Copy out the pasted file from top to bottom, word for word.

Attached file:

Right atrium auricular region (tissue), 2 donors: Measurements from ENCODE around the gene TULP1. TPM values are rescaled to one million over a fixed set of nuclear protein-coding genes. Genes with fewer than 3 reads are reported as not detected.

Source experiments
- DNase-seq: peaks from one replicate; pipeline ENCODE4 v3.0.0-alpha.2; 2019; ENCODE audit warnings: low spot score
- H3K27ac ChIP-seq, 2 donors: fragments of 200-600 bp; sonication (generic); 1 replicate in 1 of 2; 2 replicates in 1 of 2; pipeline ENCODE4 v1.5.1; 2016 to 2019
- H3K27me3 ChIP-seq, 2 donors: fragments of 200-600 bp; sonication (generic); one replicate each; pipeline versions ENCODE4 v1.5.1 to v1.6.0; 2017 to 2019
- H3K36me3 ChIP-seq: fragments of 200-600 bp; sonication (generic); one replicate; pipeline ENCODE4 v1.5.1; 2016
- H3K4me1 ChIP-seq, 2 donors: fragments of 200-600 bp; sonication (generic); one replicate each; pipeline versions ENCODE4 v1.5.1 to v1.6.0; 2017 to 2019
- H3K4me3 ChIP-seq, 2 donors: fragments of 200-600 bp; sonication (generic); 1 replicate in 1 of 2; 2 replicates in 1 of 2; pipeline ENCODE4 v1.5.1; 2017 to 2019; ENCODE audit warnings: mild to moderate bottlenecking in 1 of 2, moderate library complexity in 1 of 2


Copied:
Right atrium auricular region (tissue), 2 donors: Measurements from ENCODE around the gene TULP1. TPM values are rescaled to one million over a fixed set of nuclear protein-coding genes. Genes with fewer than 3 reads are reported as not detected.

Source experiments
- DNase-seq: peaks from one replicate; pipeline ENCODE4 v3.0.0-alpha.2; 2019; ENCODE audit warnings: low spot score
- H3K27ac ChIP-seq, 2 donors: fragments of 200-600 bp; sonication (generic); 1 replicate in 1 of 2; 2 replicates in 1 of 2; pipeline ENCODE4 v1.5.1; 2016 to 2019
- H3K27me3 ChIP-seq, 2 donors: fragments of 200-600 bp; sonication (generic); one replicate each; pipeline versions ENCODE4 v1.5.1 to v1.6.0; 2017 to 2019
- H3K36me3 ChIP-seq: fragments of 200-600 bp; sonication (generic); one replicate; pipeline ENCODE4 v1.5.1; 2016
- H3K4me1 ChIP-seq, 2 donors: fragments of 200-600 bp; sonication (generic); one replicate each; pipeline versions ENCODE4 v1.5.1 to v1.6.0; 2017 to 2019
- H3K4me3 ChIP-seq, 2 donors: fragments of 200-600 bp; sonication (generic); 1 replicate in 1 of 2; 2 replicates in 1 of 2; pipeline ENCODE4 v1.5.1; 2017 to 2019; ENCODE audit warnings: mild to moderate bottlenecking in 1 of 2, moderate library complexity in 1 of 2